Light for the Soul
September 24th, 1967 @ 7:30 PM
LIGHT FOR THE SOUL
Dr. W. A. Criswell
9-24-67 7:30 p.m.
Now the sermon tonight, I pray, will be as preciously dear to you as it was to me in preparing it. Turn to John, chapter 9. Turn to John, chapter 9, and if you are sharing with us the services on radio here in the First Baptist Church, turn with us, and we will read it out loud together, the first nine verses of chapter 9, in the Fourth Gospel, the Gospel of John.
In preaching through the life of Christ, we are taking these incidents in His life one at a time. I went to a retreat this week, on Friday, and the divisional leader said that she liked the Sunday night services better than the morning services. She said, “I love Daniel, of course, but I love the Lord Jesus better.”
And every Sunday night I preach a sermon in the life of our Lord, following it through. Now this sermon is entitled Light for the Soul, and we read the first nine verses of the ninth chapter of John out loud together:
And as Jesus passed by, He saw a man which was blind from his birth. And His disciples asked Him, saying, Master, who did sin, this man, or his parents, that he was born blind?
Jesus answered, Neither hath this man sinned, nor his parents: but that the works of God should be made manifest in him.
I must work the works of Him that sent Me while it is day: the night cometh, when no man can work.
As long as I am in the world, I am the light of the world.
When He had thus spoken, He spat on the ground, and made clay of the spittle, and He anointed the eyes of the blind man with the clay,
And said unto him, Go, wash in the pool of Siloam (which is by interpretation, Sent). He went his way therefore, and washed, and came seeing.
The neighbors therefore, and they which before had seen him that he was blind, said, Is not this he that sat and begged?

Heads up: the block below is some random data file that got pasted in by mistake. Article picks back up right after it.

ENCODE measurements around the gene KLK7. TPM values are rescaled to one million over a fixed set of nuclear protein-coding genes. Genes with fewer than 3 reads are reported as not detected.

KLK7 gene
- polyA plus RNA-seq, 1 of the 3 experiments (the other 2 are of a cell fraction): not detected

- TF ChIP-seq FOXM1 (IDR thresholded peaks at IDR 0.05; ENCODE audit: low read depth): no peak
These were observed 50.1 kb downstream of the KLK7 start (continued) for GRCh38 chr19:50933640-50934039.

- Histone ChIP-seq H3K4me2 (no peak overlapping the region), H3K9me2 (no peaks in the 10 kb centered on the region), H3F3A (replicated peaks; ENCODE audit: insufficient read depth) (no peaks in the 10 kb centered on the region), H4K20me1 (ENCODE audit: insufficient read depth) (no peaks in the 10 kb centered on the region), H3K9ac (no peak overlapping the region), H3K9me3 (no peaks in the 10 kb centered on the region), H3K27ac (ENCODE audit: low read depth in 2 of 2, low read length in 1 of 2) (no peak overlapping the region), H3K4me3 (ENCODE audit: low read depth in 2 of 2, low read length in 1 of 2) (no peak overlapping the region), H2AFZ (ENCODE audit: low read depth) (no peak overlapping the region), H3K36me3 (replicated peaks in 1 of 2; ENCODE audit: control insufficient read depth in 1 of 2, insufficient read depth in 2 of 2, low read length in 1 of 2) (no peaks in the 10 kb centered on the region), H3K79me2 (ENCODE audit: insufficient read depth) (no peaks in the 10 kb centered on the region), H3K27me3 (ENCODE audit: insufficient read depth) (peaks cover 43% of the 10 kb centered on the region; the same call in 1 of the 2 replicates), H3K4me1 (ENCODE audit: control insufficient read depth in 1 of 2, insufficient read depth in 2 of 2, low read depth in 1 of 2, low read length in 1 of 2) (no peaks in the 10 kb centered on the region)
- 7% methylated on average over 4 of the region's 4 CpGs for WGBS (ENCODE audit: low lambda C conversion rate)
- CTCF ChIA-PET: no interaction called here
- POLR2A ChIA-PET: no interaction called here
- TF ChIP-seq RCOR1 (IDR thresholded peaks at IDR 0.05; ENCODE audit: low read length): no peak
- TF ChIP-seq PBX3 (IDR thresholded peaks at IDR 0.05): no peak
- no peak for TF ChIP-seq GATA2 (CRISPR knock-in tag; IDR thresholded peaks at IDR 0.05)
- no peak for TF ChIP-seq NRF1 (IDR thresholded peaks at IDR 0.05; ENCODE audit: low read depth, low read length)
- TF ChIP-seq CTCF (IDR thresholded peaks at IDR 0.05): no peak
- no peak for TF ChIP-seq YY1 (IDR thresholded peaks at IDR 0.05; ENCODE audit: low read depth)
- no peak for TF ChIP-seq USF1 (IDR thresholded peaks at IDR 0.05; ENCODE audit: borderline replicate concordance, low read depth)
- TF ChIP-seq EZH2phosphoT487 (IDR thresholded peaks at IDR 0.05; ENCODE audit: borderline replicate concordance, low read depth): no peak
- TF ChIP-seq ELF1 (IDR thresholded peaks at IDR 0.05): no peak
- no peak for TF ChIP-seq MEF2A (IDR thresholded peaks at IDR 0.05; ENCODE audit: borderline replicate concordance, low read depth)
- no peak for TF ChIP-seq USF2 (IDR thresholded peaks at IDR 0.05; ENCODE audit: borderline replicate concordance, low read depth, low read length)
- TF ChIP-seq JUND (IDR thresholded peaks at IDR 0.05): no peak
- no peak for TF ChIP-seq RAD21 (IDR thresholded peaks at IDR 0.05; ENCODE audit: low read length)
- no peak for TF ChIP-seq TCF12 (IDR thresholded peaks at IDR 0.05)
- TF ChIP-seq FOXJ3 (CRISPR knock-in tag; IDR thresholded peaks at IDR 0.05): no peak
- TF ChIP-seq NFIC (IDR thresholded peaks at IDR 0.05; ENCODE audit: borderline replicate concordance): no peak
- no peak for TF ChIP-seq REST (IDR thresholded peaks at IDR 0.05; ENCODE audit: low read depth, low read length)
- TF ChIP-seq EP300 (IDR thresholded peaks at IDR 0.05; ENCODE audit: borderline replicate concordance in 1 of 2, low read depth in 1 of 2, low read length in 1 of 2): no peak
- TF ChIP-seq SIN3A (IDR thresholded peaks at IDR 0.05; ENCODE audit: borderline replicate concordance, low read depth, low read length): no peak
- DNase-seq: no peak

Some said, This is he: others said, He is like him: but he said, I am he.
Then follows—we have not time to read it—a long chapter in which the Pharisees attack, assail, castigate, repudiate, and cast out this blind man because of his firm testimony to the Lord Jesus [John 9:10-34]. It is one of the great stories in the Bible; so let us begin.
The first verse: “And as Jesus passed by, He saw a man who was blind from his birth” [John 9:1]. That is the Lord Jesus. There would be a thousand pass him by on one side, another thousand pass him by on the other side. There would be a Levite go by on this side and a priest go by on the other side.
But the Lord saw him. Wherever the Master was, you could just be assured there would be gathered around Him the sick, and the crippled, and the blind, and the lame, and the halt, the sorrowing and the broken hearted. Jesus noticed them. And as He passed by, He saw this man, blind from his birth. And evidently, as the Lord looked at him and had compassion upon him, the disciples were encouraged to ask Him a question, and they said, “Master, all suffering is due to sin.” That’s what the disciples thought, all of it. “So who sinned, this man or his parents, that he was born blind?” [John 9:2].